Bill tries to bring Apple and Google app stores under control

CEO and cofounder, Chris Anderson, spoke before a congressional committee in support of a measure that would limit Apple and Google’s authority to control the way some online transactions are done. When customers make certain purchases using smartphone apps, the two pending measures at the Illinois General Assembly will put an end to the authority of technology giants such as Apple and Google to control how businesses do and the amount of cuts they earn from such trades.

If enacted, the bill would make Illinois the first state to regulate that part of the e-commerce industry, but a broader bill is still pending in Congress where it appears to have isolation support. Currently, app developers pay for the Apple App and Google Play Store annually to share their apps on those services. In addition, however, Apple and Google share a common ground on what is known as “digital” businesses such as dating services, news services or digital music – those that do not just buy goods or services physical.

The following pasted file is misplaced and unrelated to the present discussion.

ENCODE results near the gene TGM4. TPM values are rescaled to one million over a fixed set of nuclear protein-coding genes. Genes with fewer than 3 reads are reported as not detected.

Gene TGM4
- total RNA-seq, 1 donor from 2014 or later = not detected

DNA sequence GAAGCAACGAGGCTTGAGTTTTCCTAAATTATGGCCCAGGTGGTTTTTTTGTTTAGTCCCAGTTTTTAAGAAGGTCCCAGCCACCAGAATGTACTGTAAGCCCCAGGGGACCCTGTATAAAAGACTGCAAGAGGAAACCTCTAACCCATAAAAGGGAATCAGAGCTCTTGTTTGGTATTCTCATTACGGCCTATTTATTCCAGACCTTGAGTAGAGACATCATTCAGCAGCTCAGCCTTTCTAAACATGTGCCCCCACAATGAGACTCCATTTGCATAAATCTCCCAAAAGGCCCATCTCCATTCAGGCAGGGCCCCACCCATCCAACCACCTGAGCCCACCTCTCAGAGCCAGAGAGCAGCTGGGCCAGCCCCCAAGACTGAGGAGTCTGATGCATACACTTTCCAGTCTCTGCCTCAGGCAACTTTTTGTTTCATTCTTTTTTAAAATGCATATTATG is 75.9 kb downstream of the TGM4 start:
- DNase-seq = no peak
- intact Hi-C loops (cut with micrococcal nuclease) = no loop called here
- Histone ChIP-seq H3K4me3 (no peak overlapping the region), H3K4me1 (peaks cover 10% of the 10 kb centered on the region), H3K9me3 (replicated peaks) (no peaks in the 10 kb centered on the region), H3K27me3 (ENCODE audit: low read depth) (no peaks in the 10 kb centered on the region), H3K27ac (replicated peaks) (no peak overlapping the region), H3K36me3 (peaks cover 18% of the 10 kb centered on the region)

Those commissions accounted for 15 percent of the transaction on the first $ 1 million of sales, and 30 percent of all transactions above that. “I was there in the technology industry the last time the US government pursued a major technology monopolist with a lawsuit (Department of Justice 2001) against Microsoft,” said David Heinemeier Hansson, CEO and founder of software company based on Chicago Basecamp, told Senate Committee Tuesday.

“What Apple and Google are doing today is making what Microsoft did then look like a child’s game,” he said. “Given its power and pride, Microsoft did not even think they could levy a tax on all software running on Windows operating system. But that is where we are today, Apple and Google are demanding a cut of 30 percent of revenue for the ever-increasing share of transactions on their platforms. ”

Two bills are pending at the General Assembly that will give Illinois-based app developers more control over their app-based sales, Bill 3417 and Bill House 4599, creating “Freedom from Subscription Direct Law.” It will prevent major app sharing platforms like the App Store and Play Store from requiring Illinois-based app developers to use an in-app payment system as an exclusive mode of accepting payments.

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